aRT Without the Capital “A”
Believe it or not, the little stick figure you managed to draw as a kid on is considered a masterpiece. Okay, maybe not a “masterpiece” per se, but definitely a piece of work you should be proud of, because that same stick figure is doing more than you might think.
Flexing That Creative Muscle
Everyone is capable of creative expression. Regardless of skill level, age, or disability, the benefits of creating art are nigh infinite. Whether you draw, paint, do woodwork, or draw stick figures, making art is good for the mind, body, and soul.
The act of creation has been linked to a reduction in anxiety and stress. It even improves your sense of agency when it comes to imagining solutions to problems you may face on a regular basis.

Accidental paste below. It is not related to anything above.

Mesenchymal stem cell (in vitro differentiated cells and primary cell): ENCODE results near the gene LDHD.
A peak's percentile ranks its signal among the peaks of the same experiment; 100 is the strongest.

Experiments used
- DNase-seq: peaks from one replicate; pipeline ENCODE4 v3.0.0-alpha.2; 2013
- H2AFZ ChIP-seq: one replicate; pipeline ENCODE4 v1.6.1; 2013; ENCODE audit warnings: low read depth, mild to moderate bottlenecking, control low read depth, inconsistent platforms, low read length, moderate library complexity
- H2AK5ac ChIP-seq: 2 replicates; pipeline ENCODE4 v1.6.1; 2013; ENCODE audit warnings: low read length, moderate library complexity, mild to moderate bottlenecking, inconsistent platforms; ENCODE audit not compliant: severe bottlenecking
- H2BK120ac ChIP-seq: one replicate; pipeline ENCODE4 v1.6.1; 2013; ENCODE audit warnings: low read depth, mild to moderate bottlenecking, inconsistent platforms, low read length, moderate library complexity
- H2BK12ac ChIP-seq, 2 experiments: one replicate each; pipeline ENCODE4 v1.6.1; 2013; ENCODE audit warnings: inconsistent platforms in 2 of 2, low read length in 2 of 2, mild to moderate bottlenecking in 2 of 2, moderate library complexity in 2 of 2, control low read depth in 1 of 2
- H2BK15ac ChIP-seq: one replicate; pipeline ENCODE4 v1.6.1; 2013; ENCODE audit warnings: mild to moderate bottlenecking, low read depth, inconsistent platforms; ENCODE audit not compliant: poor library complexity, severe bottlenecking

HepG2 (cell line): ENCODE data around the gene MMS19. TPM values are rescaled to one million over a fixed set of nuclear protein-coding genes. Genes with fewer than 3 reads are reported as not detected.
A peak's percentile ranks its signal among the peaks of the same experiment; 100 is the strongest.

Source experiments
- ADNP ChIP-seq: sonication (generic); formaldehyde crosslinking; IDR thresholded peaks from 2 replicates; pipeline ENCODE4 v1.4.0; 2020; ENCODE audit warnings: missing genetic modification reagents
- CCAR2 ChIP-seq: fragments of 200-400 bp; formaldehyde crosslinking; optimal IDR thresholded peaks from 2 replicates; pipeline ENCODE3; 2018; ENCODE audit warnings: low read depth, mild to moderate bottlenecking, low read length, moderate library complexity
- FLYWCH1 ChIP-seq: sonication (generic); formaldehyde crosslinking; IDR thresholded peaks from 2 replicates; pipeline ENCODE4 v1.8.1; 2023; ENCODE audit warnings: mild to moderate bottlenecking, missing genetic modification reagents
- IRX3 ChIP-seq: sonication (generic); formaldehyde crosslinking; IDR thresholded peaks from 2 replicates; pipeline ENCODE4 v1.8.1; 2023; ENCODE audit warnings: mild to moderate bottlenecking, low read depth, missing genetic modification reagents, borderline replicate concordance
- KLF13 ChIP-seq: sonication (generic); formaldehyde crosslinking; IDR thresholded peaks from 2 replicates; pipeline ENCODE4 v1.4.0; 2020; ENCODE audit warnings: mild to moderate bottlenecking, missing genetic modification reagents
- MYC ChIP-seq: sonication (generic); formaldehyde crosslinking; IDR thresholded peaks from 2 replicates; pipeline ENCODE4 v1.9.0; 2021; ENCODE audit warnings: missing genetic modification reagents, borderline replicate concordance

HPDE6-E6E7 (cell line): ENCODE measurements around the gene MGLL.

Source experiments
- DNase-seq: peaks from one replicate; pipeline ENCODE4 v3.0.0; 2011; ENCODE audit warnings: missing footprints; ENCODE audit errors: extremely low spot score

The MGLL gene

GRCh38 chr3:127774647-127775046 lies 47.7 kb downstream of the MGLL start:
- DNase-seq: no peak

Start with what you enjoy — maybe something you’ve done before, maybe something you loved as a kid. But keep an open mind in this process.
Anything that engages the creative mind — reformatting the ability to make and establish connections between unrelated things through visual communication — is good for you.
Here’s a few to get you going: finger painting, cooking, baking, collaging, oil painting, weaving, knitting, crocheting, writing screenplays, scrapbooking — lose yourself in the process and let go of expectations.
Do what lets you express yourself fully in the world of art making. You do not need to complete a project or like what you’re making to feel the various health benefits.
“aRT” Like You Exercise, Like You Eat
Just as you make time to eat, exercise and hang out with family and friends, you should make time for your new found joy for artistic expression. Creativity in and of itself is important for remaining healthy — remaining connected to yourself and remaining connected to the world.
Chicago Methodist Senior Services offer a few more resources for healthy art making, enjoy!